This hurricane season has raised more questions than ever about how to recover from – and prepare for – big storms.
Here are tips from brokers who have been there.
Harvey. Irma. Maria. Their names, and the destruction they’ve left behind, are emblazoned on our brains. Headlines reading “devastating,” “mind-boggling,” “merciless,” and “catastrophic” were anything but exaggerations. Even the most seasoned residents of hurricane-prone regions were left stunned by the power of Mother Nature and the aftermath. Almost as quickly as the storms roared through, pictures emerged of flooded neighborhoods, marinas reduced to rubble, and docks ripped from their foundations. Even more photos revealed boats, from small sailboats to superyachts, smashed and sunken. With economic recovery estimates in the billions of dollars, it’s no wonder some people have a hard time imagining the future.
Every boater knows that major storms can come with the territory. Still, they can be left dazed by their yacht being damaged or destroyed. Along those same lines, they may not be fully conversant in the steps to take before a potential natural disaster strikes. If you’ve never been through a hurricane before in your current role, you may have questions as well. To help both you and your clients, we spoke with a handful of brokers who are hurricane veterans, both personally and professionally. Their sage advice comes down to one word: planning. In fact, they emphasize the importance of mental planning as well as physical.
1. Communication is key. Before and after a storm, reach out to your customers and/or their captains. Lon McCloskey of Worth Avenue Yachts urges his customers to protect their boats as far in advance as possible. “There’s no reason for you not to be prepared,” he says. “With Irma, we had a week to prepare.”
Growing up in New Orleans, and being a broker in Florida for more than 30 years, McCloskey cautions that hurricanes aren’t the sole risk, either. “Even a tropical storm is an issue,” he explains. “Water can do more damage than wind in some cases.” Furthermore, he points out that tornadic activity associated with both types of storms can be unpredictable.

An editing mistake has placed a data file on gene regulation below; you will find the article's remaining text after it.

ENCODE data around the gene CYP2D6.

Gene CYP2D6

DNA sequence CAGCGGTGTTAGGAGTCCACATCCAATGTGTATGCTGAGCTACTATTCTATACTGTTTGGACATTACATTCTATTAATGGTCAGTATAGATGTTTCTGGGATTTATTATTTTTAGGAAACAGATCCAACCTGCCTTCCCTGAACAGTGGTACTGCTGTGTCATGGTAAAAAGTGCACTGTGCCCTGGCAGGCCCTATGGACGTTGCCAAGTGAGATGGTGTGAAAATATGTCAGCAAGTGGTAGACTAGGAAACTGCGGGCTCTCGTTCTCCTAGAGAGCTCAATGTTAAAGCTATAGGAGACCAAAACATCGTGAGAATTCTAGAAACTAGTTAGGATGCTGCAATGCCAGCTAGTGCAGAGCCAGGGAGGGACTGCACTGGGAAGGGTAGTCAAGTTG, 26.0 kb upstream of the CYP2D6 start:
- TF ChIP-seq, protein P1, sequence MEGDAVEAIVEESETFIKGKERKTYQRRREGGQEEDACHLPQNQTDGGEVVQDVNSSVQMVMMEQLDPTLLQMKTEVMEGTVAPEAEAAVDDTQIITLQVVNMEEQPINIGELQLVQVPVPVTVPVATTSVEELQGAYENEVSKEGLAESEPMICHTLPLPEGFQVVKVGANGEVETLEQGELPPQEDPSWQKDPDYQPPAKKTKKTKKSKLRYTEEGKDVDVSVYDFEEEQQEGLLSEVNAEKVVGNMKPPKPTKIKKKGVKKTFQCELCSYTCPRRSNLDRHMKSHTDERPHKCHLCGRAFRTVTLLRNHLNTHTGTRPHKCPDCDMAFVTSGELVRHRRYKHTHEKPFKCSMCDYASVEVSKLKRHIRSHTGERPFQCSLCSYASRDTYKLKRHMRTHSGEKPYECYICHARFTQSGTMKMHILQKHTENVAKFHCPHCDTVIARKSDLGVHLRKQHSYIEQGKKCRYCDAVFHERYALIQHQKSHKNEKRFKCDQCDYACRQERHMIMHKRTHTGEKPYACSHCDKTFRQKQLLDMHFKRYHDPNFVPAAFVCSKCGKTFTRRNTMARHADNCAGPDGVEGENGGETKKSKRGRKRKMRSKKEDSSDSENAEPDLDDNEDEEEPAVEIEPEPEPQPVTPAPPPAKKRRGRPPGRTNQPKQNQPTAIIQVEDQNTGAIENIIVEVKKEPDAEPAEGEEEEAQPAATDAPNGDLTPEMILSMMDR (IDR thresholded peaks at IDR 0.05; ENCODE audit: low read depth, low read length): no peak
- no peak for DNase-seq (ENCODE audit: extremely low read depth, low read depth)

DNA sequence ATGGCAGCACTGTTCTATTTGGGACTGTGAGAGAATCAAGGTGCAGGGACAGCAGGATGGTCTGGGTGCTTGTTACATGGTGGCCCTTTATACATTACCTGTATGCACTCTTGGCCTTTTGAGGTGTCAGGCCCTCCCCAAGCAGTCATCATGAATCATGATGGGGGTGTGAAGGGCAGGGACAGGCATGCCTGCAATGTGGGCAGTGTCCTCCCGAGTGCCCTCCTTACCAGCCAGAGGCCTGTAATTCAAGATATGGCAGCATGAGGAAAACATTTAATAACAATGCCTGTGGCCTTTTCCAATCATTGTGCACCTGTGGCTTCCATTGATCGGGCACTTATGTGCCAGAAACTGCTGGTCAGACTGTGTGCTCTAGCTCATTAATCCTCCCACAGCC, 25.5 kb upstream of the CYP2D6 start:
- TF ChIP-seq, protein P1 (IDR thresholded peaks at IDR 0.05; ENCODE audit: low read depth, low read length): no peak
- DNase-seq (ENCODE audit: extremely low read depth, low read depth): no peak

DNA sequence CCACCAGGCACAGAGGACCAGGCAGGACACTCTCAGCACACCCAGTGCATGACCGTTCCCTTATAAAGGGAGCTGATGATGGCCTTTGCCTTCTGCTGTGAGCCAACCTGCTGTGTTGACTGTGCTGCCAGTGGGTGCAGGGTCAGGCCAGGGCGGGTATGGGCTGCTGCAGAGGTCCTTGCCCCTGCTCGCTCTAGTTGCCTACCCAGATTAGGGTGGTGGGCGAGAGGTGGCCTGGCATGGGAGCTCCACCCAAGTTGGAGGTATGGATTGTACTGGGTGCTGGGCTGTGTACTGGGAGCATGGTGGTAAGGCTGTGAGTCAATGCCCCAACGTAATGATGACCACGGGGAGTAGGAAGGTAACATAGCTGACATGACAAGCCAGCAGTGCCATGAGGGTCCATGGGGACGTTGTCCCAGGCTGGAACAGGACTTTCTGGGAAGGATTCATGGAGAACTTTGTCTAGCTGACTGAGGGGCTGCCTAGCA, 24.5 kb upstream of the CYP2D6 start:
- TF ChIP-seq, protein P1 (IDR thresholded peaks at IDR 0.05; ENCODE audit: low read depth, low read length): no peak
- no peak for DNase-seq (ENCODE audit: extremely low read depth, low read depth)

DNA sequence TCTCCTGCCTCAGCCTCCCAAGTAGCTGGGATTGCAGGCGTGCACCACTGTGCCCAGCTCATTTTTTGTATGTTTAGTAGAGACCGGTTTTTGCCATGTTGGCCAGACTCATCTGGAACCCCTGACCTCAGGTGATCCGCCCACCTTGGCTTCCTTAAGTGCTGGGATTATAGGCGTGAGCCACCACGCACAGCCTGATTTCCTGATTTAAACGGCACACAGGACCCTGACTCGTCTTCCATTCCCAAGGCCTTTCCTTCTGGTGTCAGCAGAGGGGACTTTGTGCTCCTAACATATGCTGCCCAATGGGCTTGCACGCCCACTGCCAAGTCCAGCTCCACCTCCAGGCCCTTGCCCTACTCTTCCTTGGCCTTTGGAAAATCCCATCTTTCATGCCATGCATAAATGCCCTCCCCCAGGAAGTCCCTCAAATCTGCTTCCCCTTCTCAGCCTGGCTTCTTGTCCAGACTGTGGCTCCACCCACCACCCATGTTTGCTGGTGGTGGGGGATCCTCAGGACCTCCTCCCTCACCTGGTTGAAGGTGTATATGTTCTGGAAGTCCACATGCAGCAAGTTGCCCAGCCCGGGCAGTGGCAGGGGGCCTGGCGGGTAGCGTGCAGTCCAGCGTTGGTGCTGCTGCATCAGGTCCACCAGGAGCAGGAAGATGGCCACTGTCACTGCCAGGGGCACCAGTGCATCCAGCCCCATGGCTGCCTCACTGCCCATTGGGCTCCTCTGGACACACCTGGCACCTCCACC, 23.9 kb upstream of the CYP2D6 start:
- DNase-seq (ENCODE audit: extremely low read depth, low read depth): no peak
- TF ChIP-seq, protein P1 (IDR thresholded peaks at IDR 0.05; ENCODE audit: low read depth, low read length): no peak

Stan Hoynowski of Galati Yacht Sales, who was a boater for many years before becoming a broker, considers conversations prior to a hurricane to be valuable. “… it gives you an avenue to follow up and discuss with them how they came through,” he says.
Hoynowski believes it’s especially important to communicate with clients who keep boats in your area but aren’t local themselves. After all, a storm’s path can change, and their yachts ultimately may not be affected.
Leonce Richards of Worth Avenue Yachts has dealt with hurricanes in a variety of professional roles over the years. He strongly recommends that post-storm, brokers send an e-blast to the owners of yachts in their central listings that sustained no damage. “That way, they don’t have to worry,” he says. Then, he suggests, “Get the word out that those boats are fine. It drives more business for your clients.”
Besides, Richards adds, “If you watch the news from anywhere else in the country, you’d think every boat in Florida has been destroyed.”
2. Take care of things for your clients without their asking. McCloskey recommends securing boats for customers who may be consumed with storm preparations at home or, if they’re not coastal residents, busy with their regular lives. “They become a customer for life,” he says.
Most important, all three brokers strongly recommend reminding clients to follow their insurance agency’s hurricane-plan policies.
3. Post-storm, “Know what you do not know.” Richards makes this point, explaining that you need to determine when it’s appropriate to give advice versus giving your customer the name of someone else to call. “The best brokers know how to direct their clients to help,” he asserts. “It doesn’t mean they need to be that help.”